Stourton enjoys writing. For him it’s like going to the gym (which he also does a lot.) I suggest to him that he’s taken a big risk in making his main character unpleasant. Is de Voy a symptom of our cultural malaise? Stourton agrees.‘It’s a big creative risk to express that directly through the narrator … reading a book is a bit like being trapped in a lift with this guy. What I was hoping was that you would start to kind of like him despite yourself, he’s sufficiently charming and mad to begin to elicit if not quite sympathy, then at least the desire to find out what happens.’ This is true. As a reader, there is a compulsion to the novel, a kind of prurient necessity, which propels you into the bloody heart of the mystery. ‘I quite like books with horrible narrators. I love American Psycho, it’s one of my favourite books.’
That combination of thriller and literary novel is something that interests Stourton. ‘Your first duty above all others as a novelist is to earn the time taken out of that person’s life by gripping them with a story … the urge to tell stories comes from the urge to make sense of our lives.’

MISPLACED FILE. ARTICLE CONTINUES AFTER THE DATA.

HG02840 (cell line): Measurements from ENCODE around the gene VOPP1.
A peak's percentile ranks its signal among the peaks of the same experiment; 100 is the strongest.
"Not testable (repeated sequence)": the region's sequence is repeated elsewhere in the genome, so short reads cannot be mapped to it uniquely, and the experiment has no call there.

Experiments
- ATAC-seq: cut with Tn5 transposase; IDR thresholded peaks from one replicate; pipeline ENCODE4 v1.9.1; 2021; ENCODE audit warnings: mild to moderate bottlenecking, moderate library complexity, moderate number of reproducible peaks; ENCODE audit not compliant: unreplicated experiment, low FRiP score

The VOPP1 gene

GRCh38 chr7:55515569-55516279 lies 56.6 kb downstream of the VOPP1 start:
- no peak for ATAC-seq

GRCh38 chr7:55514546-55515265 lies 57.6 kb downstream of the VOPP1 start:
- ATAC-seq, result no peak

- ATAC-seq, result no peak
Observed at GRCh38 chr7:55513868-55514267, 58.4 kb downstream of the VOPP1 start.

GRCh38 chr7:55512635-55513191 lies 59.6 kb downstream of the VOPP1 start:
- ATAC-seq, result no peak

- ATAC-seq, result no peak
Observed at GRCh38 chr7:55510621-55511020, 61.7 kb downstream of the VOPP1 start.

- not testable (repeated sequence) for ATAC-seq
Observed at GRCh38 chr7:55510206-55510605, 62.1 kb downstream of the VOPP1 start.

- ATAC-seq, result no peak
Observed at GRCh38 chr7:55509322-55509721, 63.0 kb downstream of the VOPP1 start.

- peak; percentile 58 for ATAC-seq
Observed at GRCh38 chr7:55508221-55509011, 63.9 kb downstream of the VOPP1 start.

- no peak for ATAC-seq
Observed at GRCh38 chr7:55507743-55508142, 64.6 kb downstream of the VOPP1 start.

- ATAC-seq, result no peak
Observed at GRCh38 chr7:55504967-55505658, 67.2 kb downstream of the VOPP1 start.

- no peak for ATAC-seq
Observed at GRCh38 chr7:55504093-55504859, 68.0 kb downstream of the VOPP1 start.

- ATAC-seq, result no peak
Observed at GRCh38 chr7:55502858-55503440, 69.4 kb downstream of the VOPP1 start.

What does he think the role of a novelist is when bookshop shelves groan with misery memoirs and celebrity biographies? ‘Different ages produce different documents, in fictional form or nonfictional, sometimes it’s been plays, sometimes poetry, but for the last two hundred years it’s been novels. But there’s no reason why this should remain stable. Nonfiction feels more authentic to people, given the effect that postmodernism has had on the form.’ So we, as novelists, must tap into that deep need for narrative, the sense of unity and order that stems from the most ancient places.
Stourton was born in London, in 1982, but had a dislocated upbringing. His father, broadcaster Edward Stourton, was a foreign correspondent, and so they moved around, living in Washington and in Paris. I wonder if this gives Stourton the faintest of American twangs, and allows him to see our English society (depicted in The Book Lover’s Tale as mostly morally empty) as those of us brought up inside it can’t.